1 / 29

# Today's topics - PowerPoint PPT Presentation

Today's topics. Multi-dimensional arrays String processing Macros. 2-dimensional arrays. Example declaration: Matrix DWORD 5 DUP(3 DUP(?)) ; 15 elements Row major order Row index first (5 rows, 3 columns) i.e., 5 rows, 3 elements per row In HLLs, reference Matrix[0][2]

I am the owner, or an agent authorized to act on behalf of the owner, of the copyrighted work described.

## PowerPoint Slideshow about ' Today's topics' - mimir

Download Policy: Content on the Website is provided to you AS IS for your information and personal use and may not be sold / licensed / shared on other websites without getting consent from its author.While downloading, if for some reason you are not able to download a presentation, the publisher may have deleted the file from their server.

- - - - - - - - - - - - - - - - - - - - - - - - - - E N D - - - - - - - - - - - - - - - - - - - - - - - - - -
Presentation Transcript

• Multi-dimensional arrays

• String processing

• Macros

• Example declaration:

Matrix DWORD 5 DUP(3 DUP(?)); 15 elements

• Row major order

• Row index first (5 rows, 3 columns)

• i.e., 5 rows, 3 elements per row

• In HLLs, reference Matrix[0][2]

• Last element in first row … etc.

• In assembly language, it’s just a set of contiguous memory locations

• An element’s address is calculated as the base address plus an offset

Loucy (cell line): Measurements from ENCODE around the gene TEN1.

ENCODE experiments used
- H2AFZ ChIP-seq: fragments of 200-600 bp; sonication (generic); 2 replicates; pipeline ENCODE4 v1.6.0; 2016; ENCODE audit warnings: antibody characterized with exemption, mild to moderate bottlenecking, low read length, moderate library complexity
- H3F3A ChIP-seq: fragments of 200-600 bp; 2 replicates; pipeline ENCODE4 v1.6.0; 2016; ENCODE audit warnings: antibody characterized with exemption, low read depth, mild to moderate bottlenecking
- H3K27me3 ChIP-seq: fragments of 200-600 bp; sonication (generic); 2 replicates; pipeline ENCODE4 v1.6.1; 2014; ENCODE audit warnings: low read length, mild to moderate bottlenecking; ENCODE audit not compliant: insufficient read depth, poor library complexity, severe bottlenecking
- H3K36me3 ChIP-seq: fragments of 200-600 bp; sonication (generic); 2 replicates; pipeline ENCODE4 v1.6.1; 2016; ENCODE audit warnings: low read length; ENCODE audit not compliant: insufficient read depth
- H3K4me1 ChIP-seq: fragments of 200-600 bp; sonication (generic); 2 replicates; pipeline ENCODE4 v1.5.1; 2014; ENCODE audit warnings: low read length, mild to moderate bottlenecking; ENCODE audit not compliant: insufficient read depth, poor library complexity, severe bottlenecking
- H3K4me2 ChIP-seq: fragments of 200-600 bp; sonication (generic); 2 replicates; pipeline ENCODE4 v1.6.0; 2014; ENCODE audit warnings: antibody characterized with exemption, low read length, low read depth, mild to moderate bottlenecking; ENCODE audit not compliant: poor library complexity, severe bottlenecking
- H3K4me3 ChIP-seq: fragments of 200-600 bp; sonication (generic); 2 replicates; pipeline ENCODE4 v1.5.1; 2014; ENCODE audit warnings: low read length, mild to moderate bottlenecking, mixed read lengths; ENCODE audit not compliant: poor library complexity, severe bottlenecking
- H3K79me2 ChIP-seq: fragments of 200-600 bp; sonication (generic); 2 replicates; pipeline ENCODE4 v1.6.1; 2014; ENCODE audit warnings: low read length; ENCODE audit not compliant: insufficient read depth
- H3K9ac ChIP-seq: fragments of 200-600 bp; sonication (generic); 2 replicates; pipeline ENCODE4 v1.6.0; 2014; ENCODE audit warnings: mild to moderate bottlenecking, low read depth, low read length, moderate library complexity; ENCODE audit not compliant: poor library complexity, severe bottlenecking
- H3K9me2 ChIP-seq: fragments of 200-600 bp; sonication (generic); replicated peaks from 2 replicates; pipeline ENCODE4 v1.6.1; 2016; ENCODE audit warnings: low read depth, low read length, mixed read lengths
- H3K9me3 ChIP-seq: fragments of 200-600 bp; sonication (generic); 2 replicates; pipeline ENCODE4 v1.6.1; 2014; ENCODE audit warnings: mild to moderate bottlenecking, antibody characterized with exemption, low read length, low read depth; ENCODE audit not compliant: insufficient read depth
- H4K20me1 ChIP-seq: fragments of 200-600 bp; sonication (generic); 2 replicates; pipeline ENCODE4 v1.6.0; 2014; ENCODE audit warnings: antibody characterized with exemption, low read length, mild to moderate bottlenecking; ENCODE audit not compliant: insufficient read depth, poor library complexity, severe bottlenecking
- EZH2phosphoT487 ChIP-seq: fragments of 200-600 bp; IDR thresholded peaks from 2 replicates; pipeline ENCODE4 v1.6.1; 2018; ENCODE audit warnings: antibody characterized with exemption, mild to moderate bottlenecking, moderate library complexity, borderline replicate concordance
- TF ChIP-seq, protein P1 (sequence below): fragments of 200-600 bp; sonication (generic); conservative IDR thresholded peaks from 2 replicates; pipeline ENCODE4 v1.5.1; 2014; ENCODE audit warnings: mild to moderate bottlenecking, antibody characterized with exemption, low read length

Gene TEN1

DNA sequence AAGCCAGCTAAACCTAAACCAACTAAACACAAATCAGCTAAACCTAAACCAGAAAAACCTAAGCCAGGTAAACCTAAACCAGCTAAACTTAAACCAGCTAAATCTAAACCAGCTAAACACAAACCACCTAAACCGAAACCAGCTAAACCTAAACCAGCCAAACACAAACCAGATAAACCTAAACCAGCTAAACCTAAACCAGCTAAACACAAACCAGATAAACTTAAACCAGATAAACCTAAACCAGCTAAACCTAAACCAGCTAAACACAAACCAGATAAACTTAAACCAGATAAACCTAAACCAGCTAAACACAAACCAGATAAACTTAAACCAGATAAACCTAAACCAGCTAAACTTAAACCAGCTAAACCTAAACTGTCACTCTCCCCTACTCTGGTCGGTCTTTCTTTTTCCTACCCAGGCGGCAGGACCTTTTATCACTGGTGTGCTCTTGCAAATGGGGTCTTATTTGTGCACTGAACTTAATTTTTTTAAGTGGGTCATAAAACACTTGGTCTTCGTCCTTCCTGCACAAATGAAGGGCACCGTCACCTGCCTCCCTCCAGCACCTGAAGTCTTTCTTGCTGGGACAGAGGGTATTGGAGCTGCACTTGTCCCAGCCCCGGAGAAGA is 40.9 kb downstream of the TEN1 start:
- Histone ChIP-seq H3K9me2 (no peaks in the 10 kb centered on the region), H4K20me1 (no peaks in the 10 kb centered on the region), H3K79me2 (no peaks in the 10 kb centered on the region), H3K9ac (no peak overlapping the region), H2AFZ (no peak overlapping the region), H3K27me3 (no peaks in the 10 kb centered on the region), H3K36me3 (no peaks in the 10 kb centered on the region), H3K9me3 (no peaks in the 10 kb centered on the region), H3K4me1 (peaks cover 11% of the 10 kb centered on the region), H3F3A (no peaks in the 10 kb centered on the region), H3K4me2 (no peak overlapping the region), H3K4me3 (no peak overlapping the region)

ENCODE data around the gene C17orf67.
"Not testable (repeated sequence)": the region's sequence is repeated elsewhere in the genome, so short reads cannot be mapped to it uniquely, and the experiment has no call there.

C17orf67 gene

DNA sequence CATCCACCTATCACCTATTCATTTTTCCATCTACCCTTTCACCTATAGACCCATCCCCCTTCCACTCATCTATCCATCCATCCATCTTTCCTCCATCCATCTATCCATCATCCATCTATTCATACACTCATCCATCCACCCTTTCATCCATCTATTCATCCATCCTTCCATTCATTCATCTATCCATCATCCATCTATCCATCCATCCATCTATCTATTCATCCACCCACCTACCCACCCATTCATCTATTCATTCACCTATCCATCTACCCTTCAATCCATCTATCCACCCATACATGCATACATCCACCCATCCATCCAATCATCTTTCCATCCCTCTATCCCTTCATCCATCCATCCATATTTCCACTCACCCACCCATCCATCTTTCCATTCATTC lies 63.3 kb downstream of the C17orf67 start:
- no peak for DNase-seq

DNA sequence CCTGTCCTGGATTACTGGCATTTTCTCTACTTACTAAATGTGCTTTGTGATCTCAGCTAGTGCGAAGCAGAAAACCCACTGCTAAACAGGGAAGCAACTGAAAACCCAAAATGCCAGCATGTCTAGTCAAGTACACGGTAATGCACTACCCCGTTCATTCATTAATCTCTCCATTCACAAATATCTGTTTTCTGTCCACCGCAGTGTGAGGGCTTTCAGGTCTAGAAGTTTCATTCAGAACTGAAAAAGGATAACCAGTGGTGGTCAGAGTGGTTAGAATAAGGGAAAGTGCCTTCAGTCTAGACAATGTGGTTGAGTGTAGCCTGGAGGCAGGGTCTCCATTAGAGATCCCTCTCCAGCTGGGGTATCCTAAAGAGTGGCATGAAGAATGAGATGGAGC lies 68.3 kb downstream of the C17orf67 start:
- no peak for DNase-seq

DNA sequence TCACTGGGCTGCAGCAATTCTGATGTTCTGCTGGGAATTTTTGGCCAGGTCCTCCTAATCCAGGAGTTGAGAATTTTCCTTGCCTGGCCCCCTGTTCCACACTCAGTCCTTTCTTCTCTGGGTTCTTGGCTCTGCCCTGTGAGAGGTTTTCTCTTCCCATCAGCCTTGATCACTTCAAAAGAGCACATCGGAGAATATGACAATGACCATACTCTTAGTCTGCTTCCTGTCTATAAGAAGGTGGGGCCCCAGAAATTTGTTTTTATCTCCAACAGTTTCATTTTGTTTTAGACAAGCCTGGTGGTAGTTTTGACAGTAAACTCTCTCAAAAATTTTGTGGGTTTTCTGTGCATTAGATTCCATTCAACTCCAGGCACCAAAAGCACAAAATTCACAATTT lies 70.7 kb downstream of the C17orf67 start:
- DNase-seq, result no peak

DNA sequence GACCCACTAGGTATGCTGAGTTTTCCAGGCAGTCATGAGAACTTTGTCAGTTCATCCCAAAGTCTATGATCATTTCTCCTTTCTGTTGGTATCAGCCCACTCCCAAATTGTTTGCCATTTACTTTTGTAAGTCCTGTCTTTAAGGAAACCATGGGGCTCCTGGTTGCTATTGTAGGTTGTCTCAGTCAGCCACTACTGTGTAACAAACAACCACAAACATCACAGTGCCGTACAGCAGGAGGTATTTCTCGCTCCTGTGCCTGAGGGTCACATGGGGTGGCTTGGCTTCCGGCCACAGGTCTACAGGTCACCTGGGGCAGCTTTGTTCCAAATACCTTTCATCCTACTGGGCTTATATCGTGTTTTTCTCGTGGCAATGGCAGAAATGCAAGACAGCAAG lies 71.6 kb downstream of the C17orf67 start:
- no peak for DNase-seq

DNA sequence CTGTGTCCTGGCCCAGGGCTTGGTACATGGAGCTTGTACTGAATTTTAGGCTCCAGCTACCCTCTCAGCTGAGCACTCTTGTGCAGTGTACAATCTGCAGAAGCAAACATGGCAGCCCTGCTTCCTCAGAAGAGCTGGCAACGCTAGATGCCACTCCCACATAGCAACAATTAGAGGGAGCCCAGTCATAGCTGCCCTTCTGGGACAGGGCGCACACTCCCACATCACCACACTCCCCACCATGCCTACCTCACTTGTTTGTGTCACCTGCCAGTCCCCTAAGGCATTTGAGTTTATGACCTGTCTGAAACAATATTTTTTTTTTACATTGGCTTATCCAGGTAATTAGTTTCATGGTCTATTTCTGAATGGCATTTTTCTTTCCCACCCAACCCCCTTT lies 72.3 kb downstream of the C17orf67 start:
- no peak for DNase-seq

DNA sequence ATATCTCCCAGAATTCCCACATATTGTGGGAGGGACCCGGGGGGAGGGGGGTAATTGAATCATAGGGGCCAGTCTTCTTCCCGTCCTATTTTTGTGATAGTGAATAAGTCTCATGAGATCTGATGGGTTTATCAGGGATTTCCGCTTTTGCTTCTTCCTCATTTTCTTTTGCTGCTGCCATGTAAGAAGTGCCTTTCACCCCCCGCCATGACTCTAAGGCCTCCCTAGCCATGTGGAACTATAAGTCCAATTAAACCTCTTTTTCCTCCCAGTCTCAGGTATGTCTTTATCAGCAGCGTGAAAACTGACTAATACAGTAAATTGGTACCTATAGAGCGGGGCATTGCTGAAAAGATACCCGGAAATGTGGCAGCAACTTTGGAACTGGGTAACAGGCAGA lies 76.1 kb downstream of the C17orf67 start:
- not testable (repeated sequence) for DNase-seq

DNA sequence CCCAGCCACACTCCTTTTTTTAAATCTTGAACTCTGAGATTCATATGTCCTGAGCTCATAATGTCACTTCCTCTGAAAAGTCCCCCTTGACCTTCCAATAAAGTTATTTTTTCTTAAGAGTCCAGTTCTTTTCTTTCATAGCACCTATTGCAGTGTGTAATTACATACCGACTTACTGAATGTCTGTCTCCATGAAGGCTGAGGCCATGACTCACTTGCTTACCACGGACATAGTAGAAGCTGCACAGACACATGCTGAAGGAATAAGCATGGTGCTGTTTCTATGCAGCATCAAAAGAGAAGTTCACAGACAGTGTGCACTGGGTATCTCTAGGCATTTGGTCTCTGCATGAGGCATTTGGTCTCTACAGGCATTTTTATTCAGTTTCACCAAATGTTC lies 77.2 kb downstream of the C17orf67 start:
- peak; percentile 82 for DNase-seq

BaseAddress + elementSize * [(row# * elementsPerRow) + column#]

• Example: Suppose Matrix is at address 20A0h

• The address of Matrix[3][1] is

20A0h + 4 * [(3 * 3) + 1] = 20C8h

4*[(3*3)+1]

= 4*[9+1]

= 4 * Ah

= 28h

Column index

Size of DWORD

Elements per row

Row index

Local Directive

• A local variable is created, used, and destroyed within a single procedure

• The LOCAL directive declares a list of local variables

• immediately follows the PROC directive

• each variable is assigned a type

• Syntax:

LOCAL varlist

Example:

MySub PROC

LOCAL var1:BYTE, var2:WORD, var3:SDWORD

• MASM keeps local variables on the system stack

• Generates replacement code for the LOCAL directive

LOCAL temp:DWORD, SwapFlag:BYTE

; procedure code

ret

Sort ENDP

MASM generates the following code:

Sort PROC

push ebp

mov ebp,esp

sub esp,08h;subtract 8 from ESP

; to create space for local variables

; procedure code

pop ebp

ret

Sort ENDP

• Returns offsets of both direct andindirect operands.

• LEA is required when obtaining the offset of a local variable or stack parameter.

• Example:

CopyString PROC

LOCAL temp[20]:BYTE, count:DWORD

mov edi,OFFSET count ; invalid operand

mov esi,OFFSET temp ; invalid operand

lea edi,count ; ok

lea esi,temp ; ok

• A string is an array of BYTE

• In most cases, an extra byte is needed for the zero-byte terminator

• MASM has some “string primitives” for manipulating strings byte-by-byte

• Most important are:

• lodsb ; load string byte

• stosb ; store string byte

• cld ; clear direction flag

• std ; set direction flag

• There are many others

lodsb and stosb

• lodsb

• Moves byte at [esi] into the AL register

• Increments esi if direction flag is 0

• Decrements esi if direction flag is 1

• stosb

• Moves byte in the AL register to memory at [edi]

• Increments edi if direction flag is 0

• Decrements edi if direction flag is 1

cld and std

• cld

• Sets direction flag to 0

• Causes esi and edi to be incremented by lodsb and stosb

• Used for moving “forward” through an array

• std

• Sets direction flag to 1

• Causes esi and edi to be decremented by lodsb and stosb

• Used for moving “backward” through an array

• Linked to course website “Resources” page

• demo6.asm: Shows capitalizing and reversing a string

• Arrays ?

• Parameter passing ?

• System stack ?

• Stack frame ?

• Local variables?

• Strings?